It takes incredible craft to “boil down” a story and not only tell what is strictly necessary, but to do it with panache. LeGuin did that in Earthsea. Is it possible for a modern author to do the same? I will admit the print market probably won’t support such an endeavor; again, how many novels do you see that are less than two hundred pages on the bookshelves?

Let’s take the book market out of the equation. eBooks have incredible potential of telling stories without any kind of print limits. Could an author present a new world, a great character, and an involved plot in less than two hundred pages?

That would take approaching a novel’s complexity with the attitude of a short story writer. I’m not convinced we think that way anymore. When every chapter had to arrest attention because otherwise it meant the reader simply didn’t pick up the next magazine for the next installment, authors had to pour their souls into every word. I’m convinced authors still want to hold attention, but they have the luxury of more than whatever space the magazine gave them this month. Does it make them lazy? Or is it that we now have the space to breathe, and I’d rather be forced to hyperventilate? Is my short attention span driving me toward shorter, simpler writing?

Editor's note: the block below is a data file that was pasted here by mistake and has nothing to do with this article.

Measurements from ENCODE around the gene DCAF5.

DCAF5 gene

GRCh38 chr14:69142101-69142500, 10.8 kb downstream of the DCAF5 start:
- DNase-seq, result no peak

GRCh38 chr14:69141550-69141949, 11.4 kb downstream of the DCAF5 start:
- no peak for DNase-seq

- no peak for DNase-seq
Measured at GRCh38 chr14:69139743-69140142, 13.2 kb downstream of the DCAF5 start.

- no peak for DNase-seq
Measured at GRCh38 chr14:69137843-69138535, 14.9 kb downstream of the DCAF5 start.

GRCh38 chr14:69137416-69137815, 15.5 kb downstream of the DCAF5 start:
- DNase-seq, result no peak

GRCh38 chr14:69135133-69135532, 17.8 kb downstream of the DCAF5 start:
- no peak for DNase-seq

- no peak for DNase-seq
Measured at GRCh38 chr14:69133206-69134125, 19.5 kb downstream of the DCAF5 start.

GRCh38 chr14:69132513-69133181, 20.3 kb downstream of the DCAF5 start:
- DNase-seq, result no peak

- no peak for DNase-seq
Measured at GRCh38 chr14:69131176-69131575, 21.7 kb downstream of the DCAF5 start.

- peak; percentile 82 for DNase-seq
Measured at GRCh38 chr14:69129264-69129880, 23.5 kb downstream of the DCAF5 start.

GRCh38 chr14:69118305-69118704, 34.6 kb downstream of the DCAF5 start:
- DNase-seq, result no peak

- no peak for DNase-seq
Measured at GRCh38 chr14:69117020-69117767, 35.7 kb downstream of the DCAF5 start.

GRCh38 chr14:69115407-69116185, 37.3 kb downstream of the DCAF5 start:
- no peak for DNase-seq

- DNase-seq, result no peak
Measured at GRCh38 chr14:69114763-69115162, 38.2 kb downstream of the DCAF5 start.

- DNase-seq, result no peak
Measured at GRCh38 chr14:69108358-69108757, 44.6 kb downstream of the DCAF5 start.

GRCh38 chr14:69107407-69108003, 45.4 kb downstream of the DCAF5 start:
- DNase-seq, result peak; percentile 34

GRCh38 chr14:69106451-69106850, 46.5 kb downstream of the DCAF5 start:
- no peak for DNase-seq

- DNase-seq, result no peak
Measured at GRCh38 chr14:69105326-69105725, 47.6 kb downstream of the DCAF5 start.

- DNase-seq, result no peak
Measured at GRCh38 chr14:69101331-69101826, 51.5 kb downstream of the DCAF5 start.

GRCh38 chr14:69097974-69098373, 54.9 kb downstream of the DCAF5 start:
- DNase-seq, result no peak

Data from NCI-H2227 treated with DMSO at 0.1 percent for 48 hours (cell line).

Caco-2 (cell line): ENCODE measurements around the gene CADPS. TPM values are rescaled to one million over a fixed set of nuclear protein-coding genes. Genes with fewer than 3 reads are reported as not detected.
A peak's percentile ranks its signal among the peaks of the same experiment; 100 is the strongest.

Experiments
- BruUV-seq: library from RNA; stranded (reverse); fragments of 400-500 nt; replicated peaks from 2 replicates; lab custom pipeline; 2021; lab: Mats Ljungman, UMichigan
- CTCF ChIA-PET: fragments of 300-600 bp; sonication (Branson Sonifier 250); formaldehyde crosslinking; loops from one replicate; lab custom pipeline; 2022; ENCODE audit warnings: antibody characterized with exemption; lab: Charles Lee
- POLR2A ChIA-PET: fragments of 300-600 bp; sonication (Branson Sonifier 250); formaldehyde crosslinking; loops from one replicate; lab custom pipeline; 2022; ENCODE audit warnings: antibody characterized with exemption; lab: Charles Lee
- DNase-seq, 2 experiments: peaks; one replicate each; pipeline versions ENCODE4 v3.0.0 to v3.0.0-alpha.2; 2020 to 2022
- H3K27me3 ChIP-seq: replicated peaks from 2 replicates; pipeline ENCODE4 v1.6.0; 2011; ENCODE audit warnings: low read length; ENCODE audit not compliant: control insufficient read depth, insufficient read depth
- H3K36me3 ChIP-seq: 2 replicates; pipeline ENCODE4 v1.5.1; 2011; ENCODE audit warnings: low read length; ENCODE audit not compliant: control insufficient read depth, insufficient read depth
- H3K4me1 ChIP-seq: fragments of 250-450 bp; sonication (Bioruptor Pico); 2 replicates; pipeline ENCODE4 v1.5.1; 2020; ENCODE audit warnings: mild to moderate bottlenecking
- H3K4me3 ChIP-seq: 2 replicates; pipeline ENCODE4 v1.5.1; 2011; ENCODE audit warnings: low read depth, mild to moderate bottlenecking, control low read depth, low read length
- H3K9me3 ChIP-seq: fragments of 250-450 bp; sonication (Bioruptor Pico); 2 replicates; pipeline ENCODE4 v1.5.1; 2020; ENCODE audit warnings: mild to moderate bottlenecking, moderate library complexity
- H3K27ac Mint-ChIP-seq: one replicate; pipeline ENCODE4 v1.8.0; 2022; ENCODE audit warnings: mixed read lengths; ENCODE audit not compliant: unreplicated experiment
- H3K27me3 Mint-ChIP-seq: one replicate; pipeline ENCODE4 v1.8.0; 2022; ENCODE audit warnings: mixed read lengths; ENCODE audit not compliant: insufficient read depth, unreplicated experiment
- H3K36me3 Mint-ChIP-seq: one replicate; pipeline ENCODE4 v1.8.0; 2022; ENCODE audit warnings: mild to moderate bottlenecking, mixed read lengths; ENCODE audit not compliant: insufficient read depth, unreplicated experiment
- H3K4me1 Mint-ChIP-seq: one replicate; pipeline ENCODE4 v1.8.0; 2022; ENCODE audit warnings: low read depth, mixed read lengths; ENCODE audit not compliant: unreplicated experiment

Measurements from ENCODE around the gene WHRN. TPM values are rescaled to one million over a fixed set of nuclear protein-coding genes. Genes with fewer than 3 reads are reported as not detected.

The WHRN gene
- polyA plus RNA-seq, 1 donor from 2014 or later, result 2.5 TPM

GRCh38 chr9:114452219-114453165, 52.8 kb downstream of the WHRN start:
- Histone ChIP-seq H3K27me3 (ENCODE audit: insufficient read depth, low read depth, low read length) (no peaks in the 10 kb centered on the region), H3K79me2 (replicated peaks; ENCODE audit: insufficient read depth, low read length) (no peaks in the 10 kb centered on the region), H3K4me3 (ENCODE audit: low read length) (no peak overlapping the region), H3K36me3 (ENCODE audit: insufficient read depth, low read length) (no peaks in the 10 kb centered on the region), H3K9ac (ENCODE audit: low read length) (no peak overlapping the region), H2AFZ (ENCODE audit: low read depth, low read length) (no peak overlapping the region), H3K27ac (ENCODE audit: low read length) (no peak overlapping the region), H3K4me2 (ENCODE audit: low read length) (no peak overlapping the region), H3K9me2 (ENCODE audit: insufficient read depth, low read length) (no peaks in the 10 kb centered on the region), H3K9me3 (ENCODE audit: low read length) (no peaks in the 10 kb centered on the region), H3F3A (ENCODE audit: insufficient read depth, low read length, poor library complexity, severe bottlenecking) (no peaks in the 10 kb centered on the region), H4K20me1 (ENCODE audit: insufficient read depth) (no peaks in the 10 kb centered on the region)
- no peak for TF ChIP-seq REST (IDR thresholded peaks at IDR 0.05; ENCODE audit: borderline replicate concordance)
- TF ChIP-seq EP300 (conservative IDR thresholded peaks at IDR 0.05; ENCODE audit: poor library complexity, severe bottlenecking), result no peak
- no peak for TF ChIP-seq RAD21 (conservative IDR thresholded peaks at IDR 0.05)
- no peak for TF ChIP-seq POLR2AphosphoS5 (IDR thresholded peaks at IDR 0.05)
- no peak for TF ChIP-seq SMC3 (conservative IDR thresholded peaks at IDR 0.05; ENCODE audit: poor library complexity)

Or do modern novels suffer from decompression? Do modern writers know that longer works are more likely to sell (at least, judging from bookstore shelves), so they pad out their stories? Really, do we need to know what every main character is wearing in every scene, or is that simply good descriptive writing?

There are a lot of thoughts here… and I haven’t found the answer. I know that for the moment, the shorter novels are far better for my reading time. I also like saying that I’m spending time reading the classics (though I don’t necessarily share I’m reading Carson of Venus and not Wuthering Heights).

So why are novels so much longer now? Does it make for better or worse stories?


Today, I’m reading shorter novels. Tomorrow, I’m hoping for longer. Both offer certain benefits. I’d like to see more authors trying to write their magnum opi in shorter form, though… just to see if they could.



4 thoughts on “Novel Decompression?

  1. 1) Short novels get published all the bloody time. Buy a subscription to Analog — they love publishing novellas!
    2) Fewer and fewer authors come out of the magazines, which tend to teach people how to tell stories concisely.

    1. There are some magazines still “holding the fort” and I appreciate them — I was quite unhappy when “Amazing Stories” went down the tube. And I very verymuch agree with your second point. Writing for magazines forces people to pay attention to word limits. Every word must be weighed and worthwhile!

  2. Sometimes I find the characters in Burroughs, early 30 minute TV dramas, Andre Norton novels, etc. much more real than many in the 800-900 page monsters that I read now. The shorter genre demanded by available time or pages to tell a story that holds the readers/viewers created many great stories. Those writers were story tellers first and foremost. Writers like Clancy, Cussler, Modessit, Moon, Bull, etc. are allowed to write continuing stories in one book. Perhaps, that is the major difference. When you buy an 800 page book, you expect several stories around one central tale.

  3. I have read a wizard of Earthsea and found it very good–short enough to not be exhausting and complex enough to want my attention.